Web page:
As of January 1, 2013 to date, there were 523 applications for Bermuda Status pending, with another 317 approved under clause 20B(2)(b) provision of the Bermuda Immigration and Protection Act 1956.

Home Affairs Minister Patricia Gordon-Pamplin released the latest figures in response to Parliamentary Questions from Shadow Minister of Public Safety, Walter Roban.

Mr Roban asked the Minister to provide the House of Assembly (HOA) with information “as to whom specifically and how much has the government paid for private firms to process Bermuda Status applications” since January 1, 2013 to date?

Ms Gordon-Pamplin said: “The Government has not paid any private firms to process Bermudian status applications.”

Mr Roban also asked Ms Gordon-Pamplin to reveal how much the Ministry of Home Affairs and Department of Immigration “paid out to private firms relating to all Immigration matters” both legal and nonlegal since January 1, 2013 to present?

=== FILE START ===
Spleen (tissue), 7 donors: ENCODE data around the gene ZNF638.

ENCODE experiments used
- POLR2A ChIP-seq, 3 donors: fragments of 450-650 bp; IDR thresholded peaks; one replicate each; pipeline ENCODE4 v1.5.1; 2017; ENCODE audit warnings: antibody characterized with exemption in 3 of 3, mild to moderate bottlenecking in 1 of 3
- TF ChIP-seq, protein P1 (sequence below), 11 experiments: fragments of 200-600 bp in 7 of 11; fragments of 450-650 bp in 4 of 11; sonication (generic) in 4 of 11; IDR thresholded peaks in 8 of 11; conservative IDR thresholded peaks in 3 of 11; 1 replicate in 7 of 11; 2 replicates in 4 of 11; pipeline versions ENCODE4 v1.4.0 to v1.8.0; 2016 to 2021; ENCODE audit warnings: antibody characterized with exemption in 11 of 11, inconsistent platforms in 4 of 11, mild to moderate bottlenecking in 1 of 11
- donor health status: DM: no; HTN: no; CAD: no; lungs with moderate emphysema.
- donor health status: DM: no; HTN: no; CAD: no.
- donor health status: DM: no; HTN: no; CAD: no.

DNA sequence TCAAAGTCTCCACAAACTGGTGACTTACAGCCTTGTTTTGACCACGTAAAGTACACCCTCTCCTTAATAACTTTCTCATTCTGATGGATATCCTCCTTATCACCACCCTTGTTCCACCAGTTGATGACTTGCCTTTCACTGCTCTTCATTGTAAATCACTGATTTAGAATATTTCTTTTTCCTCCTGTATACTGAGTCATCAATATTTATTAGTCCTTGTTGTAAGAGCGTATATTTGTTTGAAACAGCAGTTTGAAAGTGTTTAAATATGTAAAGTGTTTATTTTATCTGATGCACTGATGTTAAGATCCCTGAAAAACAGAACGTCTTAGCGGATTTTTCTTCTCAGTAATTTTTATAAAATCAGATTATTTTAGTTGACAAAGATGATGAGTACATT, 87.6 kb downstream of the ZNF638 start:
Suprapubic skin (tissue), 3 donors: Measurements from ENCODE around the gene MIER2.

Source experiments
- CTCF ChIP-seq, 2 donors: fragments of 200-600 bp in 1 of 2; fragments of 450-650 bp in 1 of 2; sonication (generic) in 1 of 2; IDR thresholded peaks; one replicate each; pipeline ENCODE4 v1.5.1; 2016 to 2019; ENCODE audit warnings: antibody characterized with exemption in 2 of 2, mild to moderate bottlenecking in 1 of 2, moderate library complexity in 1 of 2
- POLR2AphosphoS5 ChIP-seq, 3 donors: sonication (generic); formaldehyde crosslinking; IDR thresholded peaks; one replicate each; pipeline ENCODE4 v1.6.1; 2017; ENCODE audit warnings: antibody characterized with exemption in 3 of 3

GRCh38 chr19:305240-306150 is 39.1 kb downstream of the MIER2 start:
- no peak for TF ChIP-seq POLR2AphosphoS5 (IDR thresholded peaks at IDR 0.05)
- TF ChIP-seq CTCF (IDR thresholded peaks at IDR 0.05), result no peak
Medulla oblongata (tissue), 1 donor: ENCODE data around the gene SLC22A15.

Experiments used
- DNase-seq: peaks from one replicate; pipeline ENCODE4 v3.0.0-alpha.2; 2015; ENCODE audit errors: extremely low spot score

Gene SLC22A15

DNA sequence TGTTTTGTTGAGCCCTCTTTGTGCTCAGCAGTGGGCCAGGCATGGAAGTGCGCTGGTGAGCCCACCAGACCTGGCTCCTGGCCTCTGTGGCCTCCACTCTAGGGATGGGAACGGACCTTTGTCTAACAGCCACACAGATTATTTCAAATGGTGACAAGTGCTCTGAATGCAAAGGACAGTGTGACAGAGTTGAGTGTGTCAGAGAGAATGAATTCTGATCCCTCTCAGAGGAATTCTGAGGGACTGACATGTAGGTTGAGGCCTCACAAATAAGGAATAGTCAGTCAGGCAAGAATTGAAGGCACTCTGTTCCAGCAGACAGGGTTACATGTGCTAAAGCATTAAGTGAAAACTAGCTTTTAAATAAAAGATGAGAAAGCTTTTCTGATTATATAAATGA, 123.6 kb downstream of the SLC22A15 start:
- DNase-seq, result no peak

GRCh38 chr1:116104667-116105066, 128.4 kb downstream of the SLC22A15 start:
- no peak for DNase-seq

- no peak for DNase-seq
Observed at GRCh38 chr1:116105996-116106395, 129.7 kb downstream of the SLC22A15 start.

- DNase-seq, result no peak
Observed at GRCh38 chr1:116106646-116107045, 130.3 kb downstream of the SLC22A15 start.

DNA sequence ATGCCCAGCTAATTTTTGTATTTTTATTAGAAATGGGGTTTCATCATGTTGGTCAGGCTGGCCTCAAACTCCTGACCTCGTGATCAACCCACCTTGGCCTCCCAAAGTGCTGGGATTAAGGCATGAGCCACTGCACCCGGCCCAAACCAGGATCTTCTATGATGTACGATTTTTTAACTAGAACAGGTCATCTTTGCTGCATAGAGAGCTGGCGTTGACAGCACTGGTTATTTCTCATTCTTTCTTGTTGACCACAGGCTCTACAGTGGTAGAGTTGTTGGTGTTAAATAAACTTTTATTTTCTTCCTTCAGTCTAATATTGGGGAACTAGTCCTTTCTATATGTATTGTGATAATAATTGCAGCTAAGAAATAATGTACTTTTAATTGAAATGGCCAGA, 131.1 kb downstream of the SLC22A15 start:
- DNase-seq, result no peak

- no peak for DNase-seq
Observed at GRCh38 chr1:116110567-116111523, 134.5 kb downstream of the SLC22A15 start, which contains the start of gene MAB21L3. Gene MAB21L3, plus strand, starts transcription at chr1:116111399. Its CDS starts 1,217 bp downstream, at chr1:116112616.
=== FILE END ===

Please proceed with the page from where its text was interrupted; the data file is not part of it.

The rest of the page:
The Minister told MPs on Friday that $142,958 has been paid out by her Ministry and the Department of Immigration for those services, to the tune of $117,747.

Of the three law firms paid, Wakefield Quinn was paid the most. According to the itemized breakdown, Wakefield Quinn was paid $25,086 “in settlement of their client’s success Appeal to Immigration Appeals Tribunal in 2015”.

Another $57,487 was paid to Wakefield Quinn this year as the law firm representing “successful clients in settlement of their court cases”.

Charles Russell Solicitors were paid $16,130 in 2016, and paid another $42,090 this year. Mussenden Subair received $2,040 in 2014. Another $125 was paid in 2014 to process server Evernell Davis.

No consultant fees were paid – the total on that line was listed as zero. And the Minister said all other expenses were “nonlegal expenses”, including “operational expenses or capital expenditure”.

Ms Gordon-Pamplin said: “These expenses would have been explained in the annual budget debates.”

By Ceola Wilson